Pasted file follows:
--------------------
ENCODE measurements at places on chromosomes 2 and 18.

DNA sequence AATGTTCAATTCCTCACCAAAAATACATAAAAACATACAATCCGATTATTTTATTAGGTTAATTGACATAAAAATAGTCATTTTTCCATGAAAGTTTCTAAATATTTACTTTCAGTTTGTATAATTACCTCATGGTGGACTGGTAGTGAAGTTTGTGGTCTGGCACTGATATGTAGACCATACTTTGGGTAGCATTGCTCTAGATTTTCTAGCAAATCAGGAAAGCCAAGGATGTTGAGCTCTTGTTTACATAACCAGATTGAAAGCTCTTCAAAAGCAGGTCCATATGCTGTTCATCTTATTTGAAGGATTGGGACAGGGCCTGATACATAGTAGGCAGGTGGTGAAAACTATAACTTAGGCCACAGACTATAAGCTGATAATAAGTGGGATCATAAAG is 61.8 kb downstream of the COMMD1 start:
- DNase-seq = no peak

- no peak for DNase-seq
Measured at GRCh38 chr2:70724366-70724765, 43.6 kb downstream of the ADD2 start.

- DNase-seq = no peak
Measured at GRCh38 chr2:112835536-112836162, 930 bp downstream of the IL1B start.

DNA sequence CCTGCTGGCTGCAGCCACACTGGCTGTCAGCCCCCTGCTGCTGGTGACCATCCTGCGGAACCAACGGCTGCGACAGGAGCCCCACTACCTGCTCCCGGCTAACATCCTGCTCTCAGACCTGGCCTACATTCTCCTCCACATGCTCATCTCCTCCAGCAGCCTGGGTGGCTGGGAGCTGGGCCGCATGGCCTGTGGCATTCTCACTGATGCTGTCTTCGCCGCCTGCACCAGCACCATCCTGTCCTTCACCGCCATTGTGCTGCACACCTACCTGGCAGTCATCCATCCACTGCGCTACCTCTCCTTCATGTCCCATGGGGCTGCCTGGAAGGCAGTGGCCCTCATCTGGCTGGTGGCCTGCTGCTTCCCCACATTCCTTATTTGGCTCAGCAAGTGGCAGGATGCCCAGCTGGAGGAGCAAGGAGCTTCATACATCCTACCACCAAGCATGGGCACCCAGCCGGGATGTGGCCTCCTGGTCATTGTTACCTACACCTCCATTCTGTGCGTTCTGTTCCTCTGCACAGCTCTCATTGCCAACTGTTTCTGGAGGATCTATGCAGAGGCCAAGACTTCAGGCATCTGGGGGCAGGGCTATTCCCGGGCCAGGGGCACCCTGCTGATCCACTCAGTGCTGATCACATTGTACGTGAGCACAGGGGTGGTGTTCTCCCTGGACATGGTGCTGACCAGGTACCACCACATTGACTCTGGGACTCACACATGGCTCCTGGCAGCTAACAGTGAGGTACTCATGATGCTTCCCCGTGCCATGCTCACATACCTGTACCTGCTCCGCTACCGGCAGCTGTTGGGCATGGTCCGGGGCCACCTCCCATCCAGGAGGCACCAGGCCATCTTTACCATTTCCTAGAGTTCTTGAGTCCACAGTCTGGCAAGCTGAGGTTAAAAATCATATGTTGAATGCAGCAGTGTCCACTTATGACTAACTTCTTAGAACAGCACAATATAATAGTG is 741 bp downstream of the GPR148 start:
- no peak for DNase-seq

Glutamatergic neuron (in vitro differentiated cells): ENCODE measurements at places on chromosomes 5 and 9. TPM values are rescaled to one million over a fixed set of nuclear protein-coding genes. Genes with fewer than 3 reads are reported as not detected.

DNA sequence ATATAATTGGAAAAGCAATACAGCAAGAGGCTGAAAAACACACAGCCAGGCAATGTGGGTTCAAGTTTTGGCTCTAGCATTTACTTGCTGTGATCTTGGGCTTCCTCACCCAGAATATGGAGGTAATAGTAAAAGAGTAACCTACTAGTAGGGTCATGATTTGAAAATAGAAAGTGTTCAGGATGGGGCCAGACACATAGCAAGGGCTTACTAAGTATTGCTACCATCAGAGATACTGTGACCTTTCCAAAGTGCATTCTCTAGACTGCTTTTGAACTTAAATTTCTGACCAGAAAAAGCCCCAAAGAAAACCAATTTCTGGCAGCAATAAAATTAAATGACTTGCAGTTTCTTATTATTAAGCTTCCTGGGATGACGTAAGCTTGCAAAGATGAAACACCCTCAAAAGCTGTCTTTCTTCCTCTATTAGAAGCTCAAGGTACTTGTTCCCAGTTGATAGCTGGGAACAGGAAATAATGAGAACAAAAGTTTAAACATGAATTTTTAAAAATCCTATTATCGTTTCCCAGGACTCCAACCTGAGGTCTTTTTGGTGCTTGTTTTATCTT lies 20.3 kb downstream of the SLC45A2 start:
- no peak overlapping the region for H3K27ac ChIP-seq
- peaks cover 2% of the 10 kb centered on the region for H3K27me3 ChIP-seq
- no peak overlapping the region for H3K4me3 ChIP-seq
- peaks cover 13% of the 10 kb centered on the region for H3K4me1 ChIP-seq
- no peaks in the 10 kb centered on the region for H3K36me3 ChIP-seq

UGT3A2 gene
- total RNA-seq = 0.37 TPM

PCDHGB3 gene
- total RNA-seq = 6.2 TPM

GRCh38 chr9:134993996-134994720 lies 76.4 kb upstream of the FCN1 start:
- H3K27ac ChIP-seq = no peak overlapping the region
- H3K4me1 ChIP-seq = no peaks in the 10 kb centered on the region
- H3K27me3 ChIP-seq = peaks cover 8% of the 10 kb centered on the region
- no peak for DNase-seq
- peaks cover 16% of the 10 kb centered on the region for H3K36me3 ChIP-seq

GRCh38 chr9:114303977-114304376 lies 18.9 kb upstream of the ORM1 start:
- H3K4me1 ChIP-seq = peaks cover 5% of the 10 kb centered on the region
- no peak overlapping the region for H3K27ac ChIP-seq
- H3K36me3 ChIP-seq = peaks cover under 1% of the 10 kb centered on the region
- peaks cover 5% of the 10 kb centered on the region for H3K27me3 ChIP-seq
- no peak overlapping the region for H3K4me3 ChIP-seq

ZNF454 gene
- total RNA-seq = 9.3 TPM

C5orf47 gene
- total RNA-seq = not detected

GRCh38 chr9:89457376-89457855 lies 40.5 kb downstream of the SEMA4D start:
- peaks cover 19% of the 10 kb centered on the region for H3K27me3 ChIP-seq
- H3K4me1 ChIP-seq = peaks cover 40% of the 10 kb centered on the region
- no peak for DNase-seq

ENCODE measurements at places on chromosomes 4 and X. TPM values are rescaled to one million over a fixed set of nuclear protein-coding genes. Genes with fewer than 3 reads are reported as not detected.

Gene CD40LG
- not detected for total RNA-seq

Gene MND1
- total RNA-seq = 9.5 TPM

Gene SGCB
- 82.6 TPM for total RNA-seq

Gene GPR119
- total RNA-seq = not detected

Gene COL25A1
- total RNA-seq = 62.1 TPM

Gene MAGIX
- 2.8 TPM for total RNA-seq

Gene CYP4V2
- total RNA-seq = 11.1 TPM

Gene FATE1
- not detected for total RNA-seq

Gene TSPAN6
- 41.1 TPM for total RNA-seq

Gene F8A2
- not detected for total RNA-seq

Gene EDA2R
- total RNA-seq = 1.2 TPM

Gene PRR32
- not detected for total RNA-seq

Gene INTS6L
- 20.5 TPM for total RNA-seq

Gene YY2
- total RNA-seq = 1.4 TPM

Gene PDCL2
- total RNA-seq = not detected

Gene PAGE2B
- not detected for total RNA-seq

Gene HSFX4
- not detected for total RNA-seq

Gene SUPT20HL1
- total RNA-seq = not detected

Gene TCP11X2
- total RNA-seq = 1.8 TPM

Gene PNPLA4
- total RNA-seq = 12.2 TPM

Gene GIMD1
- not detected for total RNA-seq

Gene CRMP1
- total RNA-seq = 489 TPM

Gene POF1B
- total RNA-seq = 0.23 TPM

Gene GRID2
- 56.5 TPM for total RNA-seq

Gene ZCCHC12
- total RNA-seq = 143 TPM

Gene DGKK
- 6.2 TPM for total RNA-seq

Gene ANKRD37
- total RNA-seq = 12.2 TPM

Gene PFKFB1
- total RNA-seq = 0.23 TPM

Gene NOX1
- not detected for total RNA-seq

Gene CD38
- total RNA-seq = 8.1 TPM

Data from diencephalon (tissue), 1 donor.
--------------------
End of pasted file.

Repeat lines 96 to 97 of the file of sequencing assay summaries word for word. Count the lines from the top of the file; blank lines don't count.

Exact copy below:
Gene PFKFB1
- total RNA-seq = 0.23 TPM